clock menu more-arrow no yes

Filed under:

Bears’ DE Bilal Nichols: ‘I’m ready for this opportunity’

The 23-year-old Nichols, a two-year starter at defensive end since being drafted in the fifth round in 2018, is getting the first shot at replacing inimitable nose tackle Eddie Goldman.

Bears defensive lineman Bilal Nichols (tackling the Cowboys’ Ezekiel Elliott last season) started 12 games at defensive end last season after recovering from a broken hand.
Bears defensive lineman Bilal Nichols (tackling the Cowboys’ Ezekiel Elliott last season) started 12 games at defensive end last season after recovering from a broken hand.
Jonathan Daniel/Getty Images

Bilal Nichols has overachieved since joining the Bears as a fifth-round draft pick from Delaware in 2018. He was a contributor almost immediately and started at defensive end on the top-rated defense in the NFL in the second half of his rookie season.

Now he’s trying to take overachievement to another level.

Nichols, 23, is getting the first shot at replacing the inimitable Eddie Goldman at nose tackle for the Bears, who held their first practice in pads Monday at Halas Hall. Goldman, a two-time Pro Bowl alternate and five-year unsung hero in the defense, opted out of the season because of concerns about the coronavirus pandemic.

His absence leaves a significant hole, but one the Bears can fill and survive better than when they lost defensive end Akiem Hicks last year. Nichols, who played tackle at Delaware, is arguably the most intriguing prospect for the vacancy because he fits the Goldman mold as a strong run-stopper, and he obviously learns quickly.

“Eddie G, he’s a straight-out monster,” the 6-4, 299-pound Nichols said. “He’s a guy I look up to, along with Akiem and guys like that. [He’s] gonna be missed, but I’m ready to step up. I’ve trained hard. I’m ready for this opportunity. I’m ready to just showcase what I can do.

“As far as me playing nose — I played nose a little bit last year and my rookie year, so I’m used to it. It’s nothing I can’t handle.”

The defense suffered when Hicks missed 10 of the final 11 games last season with an elbow injury. But replacing a run-stopper like Goldman might not be as problematic with a strong supporting cast around Nichols. Roy Robertson-Harris appears first in line to play the end opposite Hicks. And the linebacking corps of Khalil Mack, Danny Trevathan, Roquan Smith and Robert Quinn is expected to be stellar.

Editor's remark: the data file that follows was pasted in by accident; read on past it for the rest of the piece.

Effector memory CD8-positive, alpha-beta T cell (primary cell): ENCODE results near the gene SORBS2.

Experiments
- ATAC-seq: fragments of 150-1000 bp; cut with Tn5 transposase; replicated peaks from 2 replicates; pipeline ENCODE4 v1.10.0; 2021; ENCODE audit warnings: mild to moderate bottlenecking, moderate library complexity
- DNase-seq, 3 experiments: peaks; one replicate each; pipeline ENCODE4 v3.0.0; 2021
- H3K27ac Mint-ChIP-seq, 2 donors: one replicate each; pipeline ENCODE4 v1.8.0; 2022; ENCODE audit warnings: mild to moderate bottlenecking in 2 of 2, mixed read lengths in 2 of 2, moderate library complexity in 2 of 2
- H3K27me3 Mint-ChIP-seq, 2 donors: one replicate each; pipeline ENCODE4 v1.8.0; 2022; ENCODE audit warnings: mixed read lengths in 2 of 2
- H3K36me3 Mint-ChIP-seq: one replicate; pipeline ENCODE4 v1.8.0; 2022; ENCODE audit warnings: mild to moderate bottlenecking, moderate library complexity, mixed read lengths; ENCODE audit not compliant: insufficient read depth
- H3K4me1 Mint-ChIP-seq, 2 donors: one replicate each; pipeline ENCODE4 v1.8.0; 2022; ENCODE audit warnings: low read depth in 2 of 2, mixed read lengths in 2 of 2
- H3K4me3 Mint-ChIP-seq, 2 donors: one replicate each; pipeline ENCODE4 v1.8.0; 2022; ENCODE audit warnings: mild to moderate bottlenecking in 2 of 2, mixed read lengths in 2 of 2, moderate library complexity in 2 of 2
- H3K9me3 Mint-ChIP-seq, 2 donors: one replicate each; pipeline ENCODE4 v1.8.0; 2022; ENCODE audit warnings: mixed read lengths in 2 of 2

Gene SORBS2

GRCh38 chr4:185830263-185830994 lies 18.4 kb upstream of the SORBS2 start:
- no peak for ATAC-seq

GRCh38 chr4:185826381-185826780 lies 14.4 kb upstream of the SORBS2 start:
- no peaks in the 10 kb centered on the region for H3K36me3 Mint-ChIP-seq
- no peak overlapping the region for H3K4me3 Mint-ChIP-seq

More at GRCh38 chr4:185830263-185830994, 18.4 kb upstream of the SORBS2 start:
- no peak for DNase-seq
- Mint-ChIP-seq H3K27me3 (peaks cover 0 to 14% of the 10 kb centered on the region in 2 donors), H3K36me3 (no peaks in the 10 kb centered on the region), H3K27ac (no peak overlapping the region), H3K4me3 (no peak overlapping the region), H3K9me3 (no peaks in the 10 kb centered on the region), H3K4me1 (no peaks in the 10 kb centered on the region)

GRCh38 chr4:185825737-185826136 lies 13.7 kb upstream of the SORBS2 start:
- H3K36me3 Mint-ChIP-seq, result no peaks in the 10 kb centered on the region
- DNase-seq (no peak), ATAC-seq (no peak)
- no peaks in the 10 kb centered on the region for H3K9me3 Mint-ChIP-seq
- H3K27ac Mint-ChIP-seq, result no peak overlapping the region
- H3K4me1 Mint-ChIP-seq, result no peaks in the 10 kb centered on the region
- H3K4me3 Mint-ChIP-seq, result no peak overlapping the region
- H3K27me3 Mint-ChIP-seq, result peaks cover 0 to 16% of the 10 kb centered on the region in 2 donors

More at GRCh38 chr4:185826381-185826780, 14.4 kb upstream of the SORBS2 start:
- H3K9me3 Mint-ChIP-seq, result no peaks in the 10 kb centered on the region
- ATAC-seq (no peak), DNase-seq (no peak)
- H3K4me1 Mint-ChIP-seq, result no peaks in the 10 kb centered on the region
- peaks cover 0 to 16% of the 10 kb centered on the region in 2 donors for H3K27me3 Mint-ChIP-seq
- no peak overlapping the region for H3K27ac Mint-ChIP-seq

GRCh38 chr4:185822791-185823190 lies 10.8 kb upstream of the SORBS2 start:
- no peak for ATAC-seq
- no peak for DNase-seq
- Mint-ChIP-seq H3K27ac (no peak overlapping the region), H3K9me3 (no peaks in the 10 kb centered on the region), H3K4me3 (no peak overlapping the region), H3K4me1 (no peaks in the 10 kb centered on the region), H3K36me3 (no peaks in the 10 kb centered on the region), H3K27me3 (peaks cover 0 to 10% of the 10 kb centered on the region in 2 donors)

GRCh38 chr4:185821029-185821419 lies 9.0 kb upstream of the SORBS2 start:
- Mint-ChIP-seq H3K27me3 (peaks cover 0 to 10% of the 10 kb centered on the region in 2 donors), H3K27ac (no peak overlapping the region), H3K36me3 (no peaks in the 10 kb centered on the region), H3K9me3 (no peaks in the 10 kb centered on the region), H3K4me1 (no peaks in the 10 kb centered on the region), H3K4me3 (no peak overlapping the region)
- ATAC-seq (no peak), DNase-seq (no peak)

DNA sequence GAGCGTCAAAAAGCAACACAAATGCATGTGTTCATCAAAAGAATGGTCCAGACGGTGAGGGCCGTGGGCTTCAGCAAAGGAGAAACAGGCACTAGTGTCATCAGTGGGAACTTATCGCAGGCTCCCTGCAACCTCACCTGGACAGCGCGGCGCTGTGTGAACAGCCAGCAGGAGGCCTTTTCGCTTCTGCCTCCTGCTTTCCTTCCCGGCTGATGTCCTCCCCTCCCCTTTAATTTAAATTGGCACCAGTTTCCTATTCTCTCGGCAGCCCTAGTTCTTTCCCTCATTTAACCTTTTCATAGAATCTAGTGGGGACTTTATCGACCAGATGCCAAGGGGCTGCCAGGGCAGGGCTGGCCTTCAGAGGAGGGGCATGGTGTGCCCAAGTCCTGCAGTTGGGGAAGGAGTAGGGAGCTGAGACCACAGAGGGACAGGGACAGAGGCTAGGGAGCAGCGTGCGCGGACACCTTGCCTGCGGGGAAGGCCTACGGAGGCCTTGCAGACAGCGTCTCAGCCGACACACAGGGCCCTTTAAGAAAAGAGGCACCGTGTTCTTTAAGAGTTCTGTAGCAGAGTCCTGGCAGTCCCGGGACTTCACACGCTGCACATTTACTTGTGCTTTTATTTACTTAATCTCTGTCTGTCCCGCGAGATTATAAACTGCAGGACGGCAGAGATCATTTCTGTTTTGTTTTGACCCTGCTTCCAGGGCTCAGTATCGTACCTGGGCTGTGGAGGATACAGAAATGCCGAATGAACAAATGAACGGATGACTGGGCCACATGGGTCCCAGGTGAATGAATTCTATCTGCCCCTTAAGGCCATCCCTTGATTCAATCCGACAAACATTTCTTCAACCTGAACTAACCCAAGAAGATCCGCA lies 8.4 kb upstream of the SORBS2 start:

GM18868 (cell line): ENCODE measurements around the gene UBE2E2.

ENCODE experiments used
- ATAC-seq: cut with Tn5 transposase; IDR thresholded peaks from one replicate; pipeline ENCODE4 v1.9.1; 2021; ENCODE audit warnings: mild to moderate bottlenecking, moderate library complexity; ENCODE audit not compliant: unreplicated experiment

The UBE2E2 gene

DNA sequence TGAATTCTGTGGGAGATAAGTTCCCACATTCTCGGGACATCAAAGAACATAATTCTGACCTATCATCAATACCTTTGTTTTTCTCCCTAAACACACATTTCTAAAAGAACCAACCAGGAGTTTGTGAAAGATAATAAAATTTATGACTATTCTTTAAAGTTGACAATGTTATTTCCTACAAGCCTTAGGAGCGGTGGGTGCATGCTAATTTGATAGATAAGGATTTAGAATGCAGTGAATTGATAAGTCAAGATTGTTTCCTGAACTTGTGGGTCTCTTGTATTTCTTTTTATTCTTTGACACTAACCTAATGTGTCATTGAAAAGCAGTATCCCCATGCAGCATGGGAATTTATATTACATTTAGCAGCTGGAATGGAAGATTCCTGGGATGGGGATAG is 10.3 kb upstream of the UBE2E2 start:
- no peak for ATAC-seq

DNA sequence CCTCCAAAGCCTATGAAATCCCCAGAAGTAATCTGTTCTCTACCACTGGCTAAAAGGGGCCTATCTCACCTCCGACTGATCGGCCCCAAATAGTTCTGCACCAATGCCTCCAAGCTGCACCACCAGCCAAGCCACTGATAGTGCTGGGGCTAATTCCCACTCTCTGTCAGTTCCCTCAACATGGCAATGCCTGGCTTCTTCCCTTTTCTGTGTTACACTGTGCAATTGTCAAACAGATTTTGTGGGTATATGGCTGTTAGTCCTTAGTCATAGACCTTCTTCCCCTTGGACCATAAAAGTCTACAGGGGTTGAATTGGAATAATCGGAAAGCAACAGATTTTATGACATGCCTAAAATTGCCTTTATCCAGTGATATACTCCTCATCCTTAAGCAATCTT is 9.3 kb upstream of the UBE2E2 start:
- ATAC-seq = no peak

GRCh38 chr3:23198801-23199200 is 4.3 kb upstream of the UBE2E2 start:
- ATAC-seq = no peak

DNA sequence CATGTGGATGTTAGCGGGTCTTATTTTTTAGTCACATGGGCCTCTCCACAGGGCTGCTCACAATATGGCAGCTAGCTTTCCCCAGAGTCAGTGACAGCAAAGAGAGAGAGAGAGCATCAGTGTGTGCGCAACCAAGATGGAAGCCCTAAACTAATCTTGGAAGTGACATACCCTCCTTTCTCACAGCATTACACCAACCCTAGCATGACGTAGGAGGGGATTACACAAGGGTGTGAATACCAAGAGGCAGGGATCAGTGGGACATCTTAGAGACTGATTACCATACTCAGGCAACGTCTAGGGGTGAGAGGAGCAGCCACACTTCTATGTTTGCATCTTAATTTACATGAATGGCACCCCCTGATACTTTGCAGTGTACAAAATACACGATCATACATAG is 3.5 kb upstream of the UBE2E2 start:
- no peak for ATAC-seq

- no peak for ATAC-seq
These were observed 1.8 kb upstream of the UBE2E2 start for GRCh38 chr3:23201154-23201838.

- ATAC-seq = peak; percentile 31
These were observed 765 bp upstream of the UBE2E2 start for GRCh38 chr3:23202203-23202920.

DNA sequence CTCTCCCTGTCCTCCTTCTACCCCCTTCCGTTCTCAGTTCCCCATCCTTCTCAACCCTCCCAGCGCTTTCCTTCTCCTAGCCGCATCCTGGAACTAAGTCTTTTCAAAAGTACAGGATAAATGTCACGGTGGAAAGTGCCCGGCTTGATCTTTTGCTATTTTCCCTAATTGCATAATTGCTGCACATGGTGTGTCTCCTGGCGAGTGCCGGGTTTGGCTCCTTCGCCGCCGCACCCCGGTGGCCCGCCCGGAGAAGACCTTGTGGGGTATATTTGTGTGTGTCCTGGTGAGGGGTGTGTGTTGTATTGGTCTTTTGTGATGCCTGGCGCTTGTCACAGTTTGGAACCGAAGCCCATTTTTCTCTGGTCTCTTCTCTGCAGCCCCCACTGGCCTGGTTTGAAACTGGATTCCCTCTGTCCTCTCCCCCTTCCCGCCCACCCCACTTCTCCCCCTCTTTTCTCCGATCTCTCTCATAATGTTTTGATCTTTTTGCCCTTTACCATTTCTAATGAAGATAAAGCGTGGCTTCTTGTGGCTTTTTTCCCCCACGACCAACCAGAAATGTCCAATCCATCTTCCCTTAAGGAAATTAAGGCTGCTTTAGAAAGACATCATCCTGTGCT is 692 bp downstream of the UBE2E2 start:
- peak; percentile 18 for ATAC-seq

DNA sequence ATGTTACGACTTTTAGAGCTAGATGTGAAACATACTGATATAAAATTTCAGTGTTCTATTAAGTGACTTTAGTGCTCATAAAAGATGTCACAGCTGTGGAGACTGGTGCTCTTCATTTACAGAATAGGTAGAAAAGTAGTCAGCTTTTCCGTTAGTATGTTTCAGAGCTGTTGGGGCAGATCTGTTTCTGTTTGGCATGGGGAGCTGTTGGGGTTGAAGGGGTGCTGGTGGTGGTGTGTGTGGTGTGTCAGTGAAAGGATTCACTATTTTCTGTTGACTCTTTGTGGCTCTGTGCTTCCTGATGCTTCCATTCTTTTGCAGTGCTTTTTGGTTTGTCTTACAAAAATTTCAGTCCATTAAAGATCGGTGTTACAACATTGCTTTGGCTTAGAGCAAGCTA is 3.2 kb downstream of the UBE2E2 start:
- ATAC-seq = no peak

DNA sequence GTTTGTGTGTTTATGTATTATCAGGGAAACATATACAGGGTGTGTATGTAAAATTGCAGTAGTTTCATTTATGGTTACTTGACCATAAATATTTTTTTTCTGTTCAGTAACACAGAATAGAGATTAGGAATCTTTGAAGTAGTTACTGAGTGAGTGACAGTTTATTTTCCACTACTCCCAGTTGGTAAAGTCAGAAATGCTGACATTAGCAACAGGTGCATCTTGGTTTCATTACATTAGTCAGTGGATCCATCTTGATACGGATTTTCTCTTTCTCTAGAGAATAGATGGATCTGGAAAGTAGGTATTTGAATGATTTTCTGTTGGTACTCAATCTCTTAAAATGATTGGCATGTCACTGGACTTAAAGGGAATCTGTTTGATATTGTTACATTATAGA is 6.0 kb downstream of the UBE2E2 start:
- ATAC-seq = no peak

“Eddie Goldman — I’m very supportive of his [opt-out] move and what he has to do for his future. That’s first,” Hicks said. “Secondly, I would put Eddie Goldman up against any nose tackle in the league as one of the best to do it. He just has a natural feel to him. I have a lot of respect for him as a player and a person. He will be missed around the building.”

But Hicks also expressed faith in Nichols.

“Bilal Nichols is gonna step in and play the best football he can,” Hicks said. “He showed promise through the first couple of years. We look forward to him taking the next step forward and getting another position down.”

With the Bears’ rebuilt offense in developmental mode — a process hindered by COVID-19 restrictions — the defense likely will have to again carry more than its share of the load, especially early in the season. The first day of padded practices isn’t much of an indicator. For what it’s worth, Nichols noted an increased focus so far — usually a good sign.

“We’re actually a lot farther along than I thought we would be,” said Nichols, who will turn 24 on Sept. 14. “Guys are really locked in, attention to detail, the little things guys have been homed in on ever since we came here. It’s good to see that — guys taking everything seriously, and everyone’s just super locked in. There haven’t been as many mental mistakes as you think there would [be] since we haven’t seen each other in such a long time. That’s just a credit to guys being mentally sharp and being in that playbook.”

The Bears have other candidates to fill Goldman’s nose tackle role; defensive line coach Jay Rodgers mentioned Abdullah Anderson, John Jenkins and Brent Urban as additional options. But given his quick acclimation to the NFL as a rookie, Nichols seems like the best place to start.